In April 2022, I covered why – despite severe talent shortages and the ongoing impact of the great resignation – corporate salary increase budgets trailed inflation and why salary increases move differently from inflation.
A year later, salary increases continue to move differently than inflation under changing economic conditions. With inflation now dropping in the U.S., it is possible that salary budgets could return to exceeding inflation in 2023 (which was the case in the low-inflation years from 2007 to 2020) or remain short of it (which was the case in high-inflation years such as 1979, 1980, 2021 and 2022).
According to WTW’s Salary Budget Planning Report, a survey of U.S. companies conducted in early 2022, employers were budgeting an overall average salary increase of 3.4%, which was less than half the then-current inflation rate of 7.9%. At year-end, another WTW survey reported the average U.S. salary increase grew to 4.2%, but still a third below the 2022 U.S. inflation rate of 6.4%.
As U.S. inflation trends downward in 2023, the projected average total salary increase has risen to 4.6%. Given these trends, it is unknown whether salary increases will outpace inflation, be similar or be lower this year.
With thanks to WTW’s Lori Wisper, who provided additional analysis in her recent article, Recession, layoffs, inflation, worker shortages: What it all means for 2023 pay increases, several factors continue to account for the difference:
While inflation and salary increases generally move in the same direction and impact each other, they are driven by different inputs. Inflation is defined by changes in the cost of a market basket of goods (such as housing, groceries and fuel). Pay, on the other hand, is driven by changes to supply and demand for labor, which can be caused by demographic trends, labor participation rates, unemployment levels, technological advances and growth in productivity.
For example, in 1979 – the year of the highest peacetime inflation on record – U.S. inflation was 13.3% but wage increases were a much lower 8.7%. Conversely, U.S. inflation was 1.9% in 2001, but salary increase budgets were much higher: near 4% in 2001 and 2002. This difference tends to make employees feel advantaged in terms of real spending during low-inflation years and feel disadvantaged during high-inflation years. Independent of inflation, pay increases generally are expected to remain high as long as unemployment remains low.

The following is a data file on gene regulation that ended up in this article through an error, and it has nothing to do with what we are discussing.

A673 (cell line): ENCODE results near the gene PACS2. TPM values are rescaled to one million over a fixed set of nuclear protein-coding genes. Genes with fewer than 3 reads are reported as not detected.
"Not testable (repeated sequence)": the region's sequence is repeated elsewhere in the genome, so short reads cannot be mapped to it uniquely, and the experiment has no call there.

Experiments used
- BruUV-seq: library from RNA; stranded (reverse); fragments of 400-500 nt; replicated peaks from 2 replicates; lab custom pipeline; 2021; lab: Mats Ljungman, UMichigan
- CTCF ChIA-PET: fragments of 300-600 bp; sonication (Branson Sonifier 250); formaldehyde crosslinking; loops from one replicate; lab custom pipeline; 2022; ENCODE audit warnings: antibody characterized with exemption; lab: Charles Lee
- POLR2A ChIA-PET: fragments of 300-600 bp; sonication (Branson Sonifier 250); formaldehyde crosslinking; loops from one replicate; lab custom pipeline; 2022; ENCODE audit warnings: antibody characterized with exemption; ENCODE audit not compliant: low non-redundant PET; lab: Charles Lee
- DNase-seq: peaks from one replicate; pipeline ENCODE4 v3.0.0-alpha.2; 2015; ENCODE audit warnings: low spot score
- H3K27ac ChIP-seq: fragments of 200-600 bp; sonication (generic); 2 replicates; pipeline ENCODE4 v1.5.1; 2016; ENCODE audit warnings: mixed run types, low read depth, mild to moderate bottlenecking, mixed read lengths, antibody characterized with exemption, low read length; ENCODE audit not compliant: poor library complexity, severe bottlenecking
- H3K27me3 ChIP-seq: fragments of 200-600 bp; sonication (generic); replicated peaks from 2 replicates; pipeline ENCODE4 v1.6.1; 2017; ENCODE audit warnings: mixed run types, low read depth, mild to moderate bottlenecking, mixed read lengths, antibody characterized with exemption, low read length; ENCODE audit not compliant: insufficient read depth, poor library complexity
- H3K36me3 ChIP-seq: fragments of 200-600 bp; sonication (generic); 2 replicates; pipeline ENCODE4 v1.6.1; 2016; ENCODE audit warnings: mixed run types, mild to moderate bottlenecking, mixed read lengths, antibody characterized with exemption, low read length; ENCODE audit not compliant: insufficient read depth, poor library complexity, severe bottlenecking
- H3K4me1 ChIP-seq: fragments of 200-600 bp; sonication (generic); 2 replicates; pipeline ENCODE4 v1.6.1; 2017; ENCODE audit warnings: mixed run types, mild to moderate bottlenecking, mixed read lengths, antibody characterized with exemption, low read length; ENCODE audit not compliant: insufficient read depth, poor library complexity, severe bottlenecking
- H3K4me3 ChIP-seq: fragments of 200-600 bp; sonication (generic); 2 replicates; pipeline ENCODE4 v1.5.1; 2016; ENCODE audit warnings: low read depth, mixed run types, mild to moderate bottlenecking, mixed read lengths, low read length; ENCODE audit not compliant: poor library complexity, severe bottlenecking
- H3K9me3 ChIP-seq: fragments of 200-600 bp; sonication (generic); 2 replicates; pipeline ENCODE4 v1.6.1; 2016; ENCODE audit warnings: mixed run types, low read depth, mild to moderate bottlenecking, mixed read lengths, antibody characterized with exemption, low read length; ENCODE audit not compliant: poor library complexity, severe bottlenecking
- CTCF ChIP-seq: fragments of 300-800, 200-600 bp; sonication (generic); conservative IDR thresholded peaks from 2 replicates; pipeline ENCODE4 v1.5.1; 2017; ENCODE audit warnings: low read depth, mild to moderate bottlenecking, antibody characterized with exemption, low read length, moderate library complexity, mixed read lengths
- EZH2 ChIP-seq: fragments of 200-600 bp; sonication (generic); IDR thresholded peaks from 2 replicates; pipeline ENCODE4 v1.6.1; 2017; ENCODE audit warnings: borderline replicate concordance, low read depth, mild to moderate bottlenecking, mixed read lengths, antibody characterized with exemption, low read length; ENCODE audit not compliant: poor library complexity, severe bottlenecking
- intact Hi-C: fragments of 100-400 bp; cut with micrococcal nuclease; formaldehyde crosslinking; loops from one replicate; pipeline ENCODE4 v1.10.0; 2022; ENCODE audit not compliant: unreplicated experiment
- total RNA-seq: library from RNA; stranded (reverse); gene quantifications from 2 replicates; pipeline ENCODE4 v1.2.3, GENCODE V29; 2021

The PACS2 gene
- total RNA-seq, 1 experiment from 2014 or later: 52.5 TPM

Employee benefit costs went up materially in aggregate in 2020, 2021 and 2022. These costs (such as healthcare and retirement plans) are not captured in salary increase budgets but do reflect actual increases in employer spending. They are captured in what economists call “wages” – and do factor into inflation – but often are not discussed when referring to salary increases. In most years, employer spending on employee programs outpaces inflation, with pay representing only one component.
A basic principle of labor economics is that pay increases are “sticky.” Effective leaders know pay levels are difficult to reduce if markets deteriorate and are slow to raise them before determining long-term implications. For example, when the U.S. unemployment rate spiked at the outset of the COVID-19 pandemic, employers generally did not reduce individual salaries, nor are they reducing them now that inflation has declined.
When labor markets became tight in 2021 and early 2022, many employers increased salaries for the highest demand jobs and individuals, while seeking to keep overall pay levels stable. Given the drops in inflation during the second half of 2022 and in 2023, as well as the widespread layoffs in industries that aggressively hired and increased salaries, many leaders are relieved they acted with caution.
Because pay is sticky and inflation accounts for past results, there tends to be a lag before their interaction is understood. For example, much of the rise in individual pay levels during the pandemic was due to a combination of increased starting salaries to attract new workers at entry levels (especially in industries such as healthcare, life sciences, technology and distribution) coupled with significant salary increases for individuals who changed jobs either through promotions or by switching employers during the great resignation.
However, this pattern was not fully understood until much later. Additionally, certain measures of inflation (such as housing) have substantial lags, resulting in overstated inflation during certain periods.
Effective leaders manage through multiple volatile business cycles by remaining competitive while keeping an eye on increasing fixed costs that could leave them no choice but to lay off valued employees during downturns. They are careful about who they offer salary increases to, offer more flexible bonus, stock and employee benefit plans, and they work to create strong culture and employee experiences, developing great places to work instead of driving up fixed-pay costs.
A version of this article originally appeared on Forbes on May 17, 2023.